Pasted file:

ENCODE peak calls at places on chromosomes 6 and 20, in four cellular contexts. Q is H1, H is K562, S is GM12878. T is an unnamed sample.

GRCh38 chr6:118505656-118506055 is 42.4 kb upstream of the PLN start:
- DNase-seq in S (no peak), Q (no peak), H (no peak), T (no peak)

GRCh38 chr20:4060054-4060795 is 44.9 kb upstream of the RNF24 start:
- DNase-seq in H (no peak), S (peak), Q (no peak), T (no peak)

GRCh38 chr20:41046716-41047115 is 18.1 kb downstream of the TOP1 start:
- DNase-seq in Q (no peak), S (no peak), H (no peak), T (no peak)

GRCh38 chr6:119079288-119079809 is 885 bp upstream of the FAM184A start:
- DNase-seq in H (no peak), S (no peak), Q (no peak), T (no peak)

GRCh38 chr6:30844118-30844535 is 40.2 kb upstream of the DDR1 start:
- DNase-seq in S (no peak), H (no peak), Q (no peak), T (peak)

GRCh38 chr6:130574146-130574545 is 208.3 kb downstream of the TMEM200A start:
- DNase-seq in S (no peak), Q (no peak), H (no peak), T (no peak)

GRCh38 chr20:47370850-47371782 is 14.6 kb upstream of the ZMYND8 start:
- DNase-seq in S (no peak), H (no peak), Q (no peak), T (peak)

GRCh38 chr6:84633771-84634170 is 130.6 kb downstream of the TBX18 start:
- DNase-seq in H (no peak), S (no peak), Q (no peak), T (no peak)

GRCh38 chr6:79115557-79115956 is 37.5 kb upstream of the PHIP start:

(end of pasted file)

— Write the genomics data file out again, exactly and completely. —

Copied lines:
ENCODE peak calls at places on chromosomes 6 and 20, in four cellular contexts. Q is H1, H is K562, S is GM12878. T is an unnamed sample.

GRCh38 chr6:118505656-118506055 is 42.4 kb upstream of the PLN start:
- DNase-seq in S (no peak), Q (no peak), H (no peak), T (no peak)

GRCh38 chr20:4060054-4060795 is 44.9 kb upstream of the RNF24 start:
- DNase-seq in H (no peak), S (peak), Q (no peak), T (no peak)

GRCh38 chr20:41046716-41047115 is 18.1 kb downstream of the TOP1 start:
- DNase-seq in Q (no peak), S (no peak), H (no peak), T (no peak)

GRCh38 chr6:119079288-119079809 is 885 bp upstream of the FAM184A start:
- DNase-seq in H (no peak), S (no peak), Q (no peak), T (no peak)

GRCh38 chr6:30844118-30844535 is 40.2 kb upstream of the DDR1 start:
- DNase-seq in S (no peak), H (no peak), Q (no peak), T (peak)

GRCh38 chr6:130574146-130574545 is 208.3 kb downstream of the TMEM200A start:
- DNase-seq in S (no peak), Q (no peak), H (no peak), T (no peak)

GRCh38 chr20:47370850-47371782 is 14.6 kb upstream of the ZMYND8 start:
- DNase-seq in S (no peak), H (no peak), Q (no peak), T (peak)

GRCh38 chr6:84633771-84634170 is 130.6 kb downstream of the TBX18 start:
- DNase-seq in H (no peak), S (no peak), Q (no peak), T (no peak)

GRCh38 chr6:79115557-79115956 is 37.5 kb upstream of the PHIP start: